Anonymous headcount furthers the price per square metre

Empty offices and dead square metres cost a lot of money in shops and building operations. Ubiqisense has created a solution that paves the way for better space utilisation by counting people anonymously.

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Anonymous headcount furthers the price per square metre

Empty offices and dead square metres cost a lot of money in shops and building operations. Ubiqisense has created a solution that paves the way for better space utilisation by counting people anonymously. Now, an AI Denmark programme with has doubled the solution's accuracy and upgraded internal competencies.

Ubiqisense has created a sensor that reveals how many people are in a building, floor or office at any given time. This is done in full GDPR compliance by literally counting heads without looking at faces. In the short term, the information can be used to save energy, for example, says Ubiqisense's Head of Software Klaus Grouleff:

"If data can show that most people arrive at 9 AM, the ventilation doesn't need to run from 7 AM. In the longer term, the solution can make it easier to better organise the square metreage, he emphasises. The number and size of meeting rooms and offices can be customised if most meetings count 2 - 4 people and many people work from home. This enables facility managers to optimise their buildings and save both CO2 and money.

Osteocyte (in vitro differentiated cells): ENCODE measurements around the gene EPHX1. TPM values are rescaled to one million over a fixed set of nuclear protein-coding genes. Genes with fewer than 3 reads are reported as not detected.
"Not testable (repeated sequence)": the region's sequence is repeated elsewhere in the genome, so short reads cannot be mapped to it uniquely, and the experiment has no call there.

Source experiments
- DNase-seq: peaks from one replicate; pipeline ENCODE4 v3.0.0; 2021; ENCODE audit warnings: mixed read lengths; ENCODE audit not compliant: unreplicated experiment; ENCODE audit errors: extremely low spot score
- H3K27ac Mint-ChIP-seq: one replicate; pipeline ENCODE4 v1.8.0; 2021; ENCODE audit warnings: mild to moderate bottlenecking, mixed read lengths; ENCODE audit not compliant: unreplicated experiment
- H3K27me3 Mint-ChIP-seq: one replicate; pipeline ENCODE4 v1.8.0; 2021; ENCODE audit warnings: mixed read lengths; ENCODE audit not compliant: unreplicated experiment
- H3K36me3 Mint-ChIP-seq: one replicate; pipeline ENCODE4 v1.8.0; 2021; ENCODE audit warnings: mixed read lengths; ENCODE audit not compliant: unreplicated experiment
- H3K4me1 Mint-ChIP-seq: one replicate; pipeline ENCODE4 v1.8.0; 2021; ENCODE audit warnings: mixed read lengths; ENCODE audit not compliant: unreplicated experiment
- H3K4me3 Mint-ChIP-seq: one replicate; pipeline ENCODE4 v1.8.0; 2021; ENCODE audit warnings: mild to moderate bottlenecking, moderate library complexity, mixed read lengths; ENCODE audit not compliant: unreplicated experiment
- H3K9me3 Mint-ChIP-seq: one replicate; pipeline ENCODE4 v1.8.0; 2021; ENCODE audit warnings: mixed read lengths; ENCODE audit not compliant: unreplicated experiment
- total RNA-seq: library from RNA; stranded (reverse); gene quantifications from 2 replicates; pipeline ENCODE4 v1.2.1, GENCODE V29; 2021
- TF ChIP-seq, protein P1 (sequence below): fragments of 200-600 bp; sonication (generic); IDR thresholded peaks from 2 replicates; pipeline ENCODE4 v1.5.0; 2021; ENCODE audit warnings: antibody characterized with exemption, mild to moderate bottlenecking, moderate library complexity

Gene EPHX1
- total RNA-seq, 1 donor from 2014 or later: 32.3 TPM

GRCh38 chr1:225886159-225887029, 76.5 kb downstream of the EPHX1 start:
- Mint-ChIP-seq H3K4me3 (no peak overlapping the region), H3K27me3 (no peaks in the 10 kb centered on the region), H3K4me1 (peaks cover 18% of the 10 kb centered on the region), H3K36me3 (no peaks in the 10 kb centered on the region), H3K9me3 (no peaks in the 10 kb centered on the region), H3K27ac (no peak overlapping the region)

A completely new approach required completely new knowledge

Ubiqisense had an ambition to make the solution both faster and more accurate, says Klaus Grouleff. "We had some different ideas and had started to explore the area of convolutional neural networks, but we ran into some challenges."

Previously, Ubiqisense had modified a ready-made software package and customised the models to their own needs, adds his colleague, Development Specialist Kim Andersen. "But now there were no more parameters we could adjust." To improve the solution further, they needed to take a new approach, and that's what the AI Denmark programme was designed to help with.

In the initial conversations, three of the Alexandra Institute's experts independently recommended switching to a machine learning framework better suited for computer vision. In the AI Denmark programme, the institute did a broad search of architectures to find the strongest candidate, says Kim Andersen.

The paradox: accurate recognition with full anonymity 

Ubiqisense's challenge is rather unique: To solve the task, the precision must be high so that you know exactly how many people are exactly where. At the same time, it is both an ethical and legal requirement that the information coming from the sensor is anonymised and that you don't know who is in the room.

This particular challenge had made it difficult for Ubiqisense to find the right solution, says Kim Andersen: "There are solutions that can find all sorts of very distinctive objects in images - from elephants and tigers to cakes." However, this is quite different from counting people anonymously and with high precision, which is why the Alexandra Institute helped Ubiqisense identify the best way to solve the task.